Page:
Citizenship | spelhouseLove


Currently, I am sitting in the Federal Building in Hartford, CT. Hubby is in an office, being interviewed to become a US citizen. This was a looooong and expensive process.

When we got married, I just assumed hubby automatically became a dual citizen of Trinidad and Tobago and the United States of America. Ha, ha… not so much. I am now very familiar with the immigration process. Hubby came to the states as a student, and therefore had an F1 visa. Once he began working fulltime, he then was sponsored by his employer for one year, and held an H1 visa.

While we were working before business school, I “petitioned” for hubby to become a permanent resident on the basis of our marriage. We filed lots of paperwork and paid hundreds of dollars in application and biometric fees. Hubby was fingerprinted, and then after a long looooong wait of several months, we finally had our interview. We brought in with us about three trees worth in timber in paper: marriage certificate, bank account statements, a copy of our mortgage, joint tax returns, utility bills, my birth certificate, my passport, his passport, passport style photos, a medical examination, selective service registration, Gadget’s birth certificate, photos of us together, and the list goes on! There were about three forms totaling well over one thousand dollars in application fees.

After the interview, we waited patiently for hubby’s green card to arrive. When it did, it was right on time because we were applying to MLT and you have to be a US resident to be considered a fellow. It was also perfect timing because hubby was eligible for the Consortium and Federal loans. After hubby had his green card for two years, we had to apply to have his “conditional” residency removed. This was because when you file on the basis of marriage, you have to prove you’re still married after two years. This meant another application, more paperwork, photocopies, certified copies, notaries and oh yeah, you must not forget, more money.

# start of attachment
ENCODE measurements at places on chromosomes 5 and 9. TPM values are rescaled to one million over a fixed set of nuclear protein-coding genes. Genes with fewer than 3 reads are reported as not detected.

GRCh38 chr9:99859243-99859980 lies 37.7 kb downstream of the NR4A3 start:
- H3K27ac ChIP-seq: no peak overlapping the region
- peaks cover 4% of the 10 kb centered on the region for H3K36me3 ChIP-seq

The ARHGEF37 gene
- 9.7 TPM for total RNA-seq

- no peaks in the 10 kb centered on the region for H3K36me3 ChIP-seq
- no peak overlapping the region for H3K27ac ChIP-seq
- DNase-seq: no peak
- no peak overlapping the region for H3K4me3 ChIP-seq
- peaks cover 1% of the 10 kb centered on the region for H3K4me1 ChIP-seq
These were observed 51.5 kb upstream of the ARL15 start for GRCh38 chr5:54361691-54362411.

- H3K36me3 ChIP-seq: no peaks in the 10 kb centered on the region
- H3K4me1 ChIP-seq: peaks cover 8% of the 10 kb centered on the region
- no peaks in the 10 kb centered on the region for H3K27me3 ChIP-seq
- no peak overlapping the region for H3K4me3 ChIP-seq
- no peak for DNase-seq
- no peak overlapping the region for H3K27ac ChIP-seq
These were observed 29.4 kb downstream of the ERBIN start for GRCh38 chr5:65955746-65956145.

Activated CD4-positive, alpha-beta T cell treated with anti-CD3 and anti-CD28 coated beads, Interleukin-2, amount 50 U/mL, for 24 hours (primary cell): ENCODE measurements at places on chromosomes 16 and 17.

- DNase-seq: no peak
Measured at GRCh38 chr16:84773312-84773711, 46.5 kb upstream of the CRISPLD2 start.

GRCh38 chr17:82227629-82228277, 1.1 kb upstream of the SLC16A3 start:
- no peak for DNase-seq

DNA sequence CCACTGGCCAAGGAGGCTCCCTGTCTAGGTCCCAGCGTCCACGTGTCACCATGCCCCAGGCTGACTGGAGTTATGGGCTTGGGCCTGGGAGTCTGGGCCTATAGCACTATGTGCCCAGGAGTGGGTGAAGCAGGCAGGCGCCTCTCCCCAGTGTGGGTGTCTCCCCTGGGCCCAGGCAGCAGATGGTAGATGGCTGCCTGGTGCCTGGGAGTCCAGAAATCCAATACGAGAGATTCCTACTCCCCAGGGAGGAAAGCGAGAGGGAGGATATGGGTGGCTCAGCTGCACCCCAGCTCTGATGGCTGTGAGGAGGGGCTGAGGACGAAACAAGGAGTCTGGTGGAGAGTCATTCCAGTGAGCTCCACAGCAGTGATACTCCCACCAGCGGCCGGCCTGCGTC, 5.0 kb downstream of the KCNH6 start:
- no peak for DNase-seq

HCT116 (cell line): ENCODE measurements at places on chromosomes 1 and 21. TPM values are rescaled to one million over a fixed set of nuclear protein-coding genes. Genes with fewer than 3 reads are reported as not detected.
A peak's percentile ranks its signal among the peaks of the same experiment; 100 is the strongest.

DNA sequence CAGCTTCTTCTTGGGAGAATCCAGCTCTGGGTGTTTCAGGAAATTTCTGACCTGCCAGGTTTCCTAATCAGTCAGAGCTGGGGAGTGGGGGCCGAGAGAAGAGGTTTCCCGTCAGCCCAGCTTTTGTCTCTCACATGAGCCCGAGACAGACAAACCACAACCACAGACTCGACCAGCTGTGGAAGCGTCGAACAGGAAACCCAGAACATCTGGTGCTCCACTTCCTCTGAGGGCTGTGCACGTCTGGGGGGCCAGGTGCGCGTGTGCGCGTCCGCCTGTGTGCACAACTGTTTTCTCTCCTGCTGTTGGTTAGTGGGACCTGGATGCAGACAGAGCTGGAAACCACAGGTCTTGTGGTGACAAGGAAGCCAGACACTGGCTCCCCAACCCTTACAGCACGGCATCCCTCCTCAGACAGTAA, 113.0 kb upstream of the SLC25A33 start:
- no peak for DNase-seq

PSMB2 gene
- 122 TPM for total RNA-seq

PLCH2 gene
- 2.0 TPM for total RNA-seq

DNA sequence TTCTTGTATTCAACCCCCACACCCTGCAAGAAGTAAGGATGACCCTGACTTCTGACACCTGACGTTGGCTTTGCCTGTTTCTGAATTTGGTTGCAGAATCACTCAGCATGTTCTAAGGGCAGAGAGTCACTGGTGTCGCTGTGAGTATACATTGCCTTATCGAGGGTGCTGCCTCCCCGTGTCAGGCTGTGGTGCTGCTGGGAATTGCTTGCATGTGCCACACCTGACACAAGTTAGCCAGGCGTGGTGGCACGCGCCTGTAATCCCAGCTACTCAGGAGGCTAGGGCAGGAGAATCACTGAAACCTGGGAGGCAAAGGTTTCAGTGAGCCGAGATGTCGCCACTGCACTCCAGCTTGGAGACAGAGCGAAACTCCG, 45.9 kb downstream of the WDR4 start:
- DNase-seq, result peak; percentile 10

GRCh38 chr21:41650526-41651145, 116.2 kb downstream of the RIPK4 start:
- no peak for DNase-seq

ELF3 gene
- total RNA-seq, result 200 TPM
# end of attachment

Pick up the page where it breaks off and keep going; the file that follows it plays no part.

Once this stage was complete it was smooth sailing. Hubby could go and come as he pleased into the states without having to worry about any kind of visa. Somewhere along the line, we decided citizenship would be a great option for three reasons: 1) Hubby could sponsor his mom to become a permanent US resident. 2) He could vote to re-elect Obama, and 3) We would now meet the qualifications to apply for the Amazing Race.

So, several months ago, maybe in April, we applied for citizenship. This was another application, about $600, another biometric fee and fingerprinting. We quickly heard back and received the confirmation letter that his interview and test was for today. The test consisted of US history and economic questions, like name the first 13 states, who is your state representative, and who wrote the Declaration of Independence (I believe I would have failed).

Hubby and I stayed up late last night quizzing each other (well, really he was quizzing me because I was so fascinated by the questions). We drove the hour and a half drive to Hartford, CT this morning, equipped with an armful of documents proving our “marital union.” Hubby was called and he disappeared into a room in the Federal building. He emerged with yet another date, for his oath ceremony.

In case you thought the process was quick and easy, please think again. It is extremely costly and requires patience. Thankfully, hubby will soon be the rightful owner of a passport for the United States of America. Yay!

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3 Responses to “Citizenship”

  1. Liz says:

    A good friend of mine married a woman from the Czech Republic. The met in the UK, and for reasons relating to her family, she elected to stay in the UK throughout this process (her parents were very ill, and she was not sure she would be able to travel out of the US as freely as needed in case of a devastating emergency). My friend traveled back and forth to the UK extensively; all told they spent about three years apart and God knows how many pivotal moments without each other (one that stands out in my mind is when she underwent her second miscarriage all by herself).

    She is now a citizen and they are reunited, but you are right — it is an arduous process!

  2. Danni says:

    My husband (then boyfriend) did this when we were in undergrad and we did the quizzing thing too. It was stressful, because he had already been detained on his way back to Columbia once. My family i Jamaican but I was born in the states…but when we travel we always get the side-eye like we are trying to smuggle each other in.
    It is a long process, but being able to vote for Obama was nice…and not having to do it when we got married definitely made it cheaper (his parents sponsored him after they got citizenship…which took decades of illegal status!).

  3. Diane Lockhart says:

    Wow! great determination on the parts of both of you to achieve that goal. I won’t say if, I’ll say when you make it to Amazing Race, I will be cheering for you. You have already demonstrated that you work very well as a team.

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Hi. I live in North Texas with God, my man, my boys, and a sweet baby girl.
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